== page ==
Staunton, November 8 – Moscow has focused on what the outcome of the US presidential elections will mean for Russian-American relations, but Russians living beyond the capital’s ring road have been far more influenced by the way in which the American vote shows what federalism can bring and highlights what they do not have, Vadim Shtepa says.
“Both the US and Russia call themselves federations,” the editor of the Tallinn-based Region.Expert portal says, “but what a deep difference there is between them in the meaning of these terms! American federalism means a legal multiplicity of states, while Russia, on the contrary … is a unitary state where federalism remains only on paper (severreal.org/a/30935609.html).
The US electoral college reflects this difference and means not only that every individual’s vote counts but that it counts in particular because he or she lives in a particular state and that anyone who wants to win the presidency must garner not a majority of the popular vote but tallies in the several states that yield a majority of state-defined votes in the electoral college.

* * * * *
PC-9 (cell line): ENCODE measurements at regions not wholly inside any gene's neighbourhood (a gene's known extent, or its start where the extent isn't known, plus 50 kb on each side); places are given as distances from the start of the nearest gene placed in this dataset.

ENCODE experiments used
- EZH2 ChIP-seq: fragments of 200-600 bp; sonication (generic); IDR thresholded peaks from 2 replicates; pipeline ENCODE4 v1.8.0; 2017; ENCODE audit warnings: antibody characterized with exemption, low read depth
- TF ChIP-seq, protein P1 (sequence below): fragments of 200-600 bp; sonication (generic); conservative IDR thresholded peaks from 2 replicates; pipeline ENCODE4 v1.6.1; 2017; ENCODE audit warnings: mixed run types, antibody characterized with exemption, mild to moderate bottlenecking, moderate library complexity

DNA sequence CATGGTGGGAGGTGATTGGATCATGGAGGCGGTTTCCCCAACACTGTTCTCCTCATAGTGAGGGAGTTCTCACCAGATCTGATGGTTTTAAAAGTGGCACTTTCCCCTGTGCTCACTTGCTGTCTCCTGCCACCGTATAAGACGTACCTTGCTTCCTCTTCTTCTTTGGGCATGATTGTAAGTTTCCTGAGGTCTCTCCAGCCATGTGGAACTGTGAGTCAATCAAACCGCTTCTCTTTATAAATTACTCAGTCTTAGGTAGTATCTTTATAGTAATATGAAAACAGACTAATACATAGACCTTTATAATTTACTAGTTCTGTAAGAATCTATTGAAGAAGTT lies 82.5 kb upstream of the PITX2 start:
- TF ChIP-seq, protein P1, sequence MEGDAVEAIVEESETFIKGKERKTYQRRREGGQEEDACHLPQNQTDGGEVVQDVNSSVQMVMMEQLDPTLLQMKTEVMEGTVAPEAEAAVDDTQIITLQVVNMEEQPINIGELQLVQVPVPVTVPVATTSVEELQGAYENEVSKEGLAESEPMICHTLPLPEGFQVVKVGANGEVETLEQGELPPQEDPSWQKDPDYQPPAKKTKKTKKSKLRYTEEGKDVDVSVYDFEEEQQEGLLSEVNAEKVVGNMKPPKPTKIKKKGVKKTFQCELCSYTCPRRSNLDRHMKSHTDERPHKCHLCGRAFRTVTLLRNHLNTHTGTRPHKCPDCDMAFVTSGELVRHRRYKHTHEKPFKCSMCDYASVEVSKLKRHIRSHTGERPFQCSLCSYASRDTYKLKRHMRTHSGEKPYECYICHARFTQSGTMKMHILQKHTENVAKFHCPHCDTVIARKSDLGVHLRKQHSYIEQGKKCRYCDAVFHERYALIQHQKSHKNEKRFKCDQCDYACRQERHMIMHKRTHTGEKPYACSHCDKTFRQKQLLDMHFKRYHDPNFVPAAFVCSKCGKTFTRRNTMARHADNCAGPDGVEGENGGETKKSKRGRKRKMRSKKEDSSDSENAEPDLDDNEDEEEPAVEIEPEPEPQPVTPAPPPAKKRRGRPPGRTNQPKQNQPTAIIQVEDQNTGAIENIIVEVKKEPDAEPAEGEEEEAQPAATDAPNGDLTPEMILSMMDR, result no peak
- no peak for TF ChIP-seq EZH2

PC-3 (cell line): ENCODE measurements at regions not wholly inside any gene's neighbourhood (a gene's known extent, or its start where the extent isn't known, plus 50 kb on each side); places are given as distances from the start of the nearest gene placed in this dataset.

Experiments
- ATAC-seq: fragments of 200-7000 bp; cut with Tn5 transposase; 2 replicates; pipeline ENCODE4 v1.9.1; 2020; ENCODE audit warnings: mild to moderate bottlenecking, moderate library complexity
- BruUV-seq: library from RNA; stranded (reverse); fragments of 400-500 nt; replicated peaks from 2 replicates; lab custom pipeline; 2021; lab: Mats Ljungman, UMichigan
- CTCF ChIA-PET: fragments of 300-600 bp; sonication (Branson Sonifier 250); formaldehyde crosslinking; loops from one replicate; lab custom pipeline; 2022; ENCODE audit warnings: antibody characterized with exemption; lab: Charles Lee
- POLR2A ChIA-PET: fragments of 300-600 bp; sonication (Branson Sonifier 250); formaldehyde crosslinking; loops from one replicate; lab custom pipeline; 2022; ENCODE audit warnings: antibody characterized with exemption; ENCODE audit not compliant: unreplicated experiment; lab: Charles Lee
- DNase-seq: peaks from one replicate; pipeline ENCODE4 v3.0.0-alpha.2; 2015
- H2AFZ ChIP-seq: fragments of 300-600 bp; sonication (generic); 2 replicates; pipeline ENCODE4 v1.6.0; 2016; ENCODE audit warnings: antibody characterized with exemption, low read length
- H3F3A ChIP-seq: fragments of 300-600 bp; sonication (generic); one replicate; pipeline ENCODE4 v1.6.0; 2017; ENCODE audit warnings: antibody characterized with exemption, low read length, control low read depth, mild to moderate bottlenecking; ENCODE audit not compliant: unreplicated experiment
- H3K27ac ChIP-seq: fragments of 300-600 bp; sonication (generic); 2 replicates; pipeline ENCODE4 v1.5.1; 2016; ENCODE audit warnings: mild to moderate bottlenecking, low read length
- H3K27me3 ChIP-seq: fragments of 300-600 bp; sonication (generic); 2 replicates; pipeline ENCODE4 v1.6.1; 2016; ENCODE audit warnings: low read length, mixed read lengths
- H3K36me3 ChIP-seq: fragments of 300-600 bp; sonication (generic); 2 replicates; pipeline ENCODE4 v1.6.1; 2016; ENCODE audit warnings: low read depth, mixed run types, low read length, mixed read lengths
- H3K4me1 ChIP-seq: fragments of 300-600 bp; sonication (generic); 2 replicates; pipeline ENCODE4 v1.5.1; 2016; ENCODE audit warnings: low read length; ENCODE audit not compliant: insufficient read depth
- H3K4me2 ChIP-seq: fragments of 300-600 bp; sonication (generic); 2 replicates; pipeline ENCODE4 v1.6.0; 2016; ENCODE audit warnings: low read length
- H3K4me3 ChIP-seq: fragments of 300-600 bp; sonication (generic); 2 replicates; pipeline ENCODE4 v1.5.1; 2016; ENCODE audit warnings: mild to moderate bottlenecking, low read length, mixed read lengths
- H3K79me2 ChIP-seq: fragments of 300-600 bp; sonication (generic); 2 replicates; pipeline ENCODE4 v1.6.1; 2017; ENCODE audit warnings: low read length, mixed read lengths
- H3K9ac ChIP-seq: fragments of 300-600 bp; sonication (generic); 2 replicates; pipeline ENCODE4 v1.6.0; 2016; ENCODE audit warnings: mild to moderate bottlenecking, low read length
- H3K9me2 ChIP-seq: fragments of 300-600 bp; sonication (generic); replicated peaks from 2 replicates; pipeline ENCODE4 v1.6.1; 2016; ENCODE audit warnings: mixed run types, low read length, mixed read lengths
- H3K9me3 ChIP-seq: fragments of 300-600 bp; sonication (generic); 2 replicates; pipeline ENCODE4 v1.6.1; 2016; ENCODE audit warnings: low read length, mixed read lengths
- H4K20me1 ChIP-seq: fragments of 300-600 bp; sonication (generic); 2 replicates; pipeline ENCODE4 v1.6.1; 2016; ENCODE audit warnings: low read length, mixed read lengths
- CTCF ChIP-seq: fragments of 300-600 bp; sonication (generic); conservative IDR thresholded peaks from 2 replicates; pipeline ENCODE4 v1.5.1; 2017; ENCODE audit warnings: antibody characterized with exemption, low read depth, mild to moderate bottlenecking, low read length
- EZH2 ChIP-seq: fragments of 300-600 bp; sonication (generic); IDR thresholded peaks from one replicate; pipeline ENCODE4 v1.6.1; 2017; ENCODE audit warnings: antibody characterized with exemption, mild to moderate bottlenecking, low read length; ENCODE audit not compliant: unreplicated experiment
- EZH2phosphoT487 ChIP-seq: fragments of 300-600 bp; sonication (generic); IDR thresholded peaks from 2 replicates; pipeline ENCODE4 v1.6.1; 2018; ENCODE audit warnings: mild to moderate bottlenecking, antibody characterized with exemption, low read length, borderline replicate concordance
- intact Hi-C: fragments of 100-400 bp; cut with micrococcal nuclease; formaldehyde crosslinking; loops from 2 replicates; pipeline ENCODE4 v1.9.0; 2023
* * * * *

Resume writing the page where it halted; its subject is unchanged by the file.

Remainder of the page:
Many Moscow commentators have portrayed the US election as a battle between “residents of ‘the progressive megalopolises” on the coasts who were for Biden and “’the backwoods’” in the middle of the country who supported Trump, a mistaken picture that reflects the Russian situation in which all politics is made “’in the capitals.’”
“The American system is much more complicated,” Shtepa says. Trump was a resident of New York, and California’s Silicon Valley which voted against him is a network of small cities. In Russia, such small cities distant from the capital are typically called ‘provinces,’ but in America, they on the contrary are technological and style leaders.”
For the 80 percent of Russians who live outside of the capital agglomeration, the American pattern reflects their aspirations regardless of whether they favored one US candidate or the other. And thus the most important impact of the American election on Russia may be their desire to have something similar for themselves rather the centralized regime they have.
There is no prospect of that under Putin who is a committed centralizer, and there may be little chance of it even in the years after he left. But the extensive coverage of the vote count in the US and the way in which votes in each state mattered in the outcome provide an object lesson to another large country about a better way to organize its political life.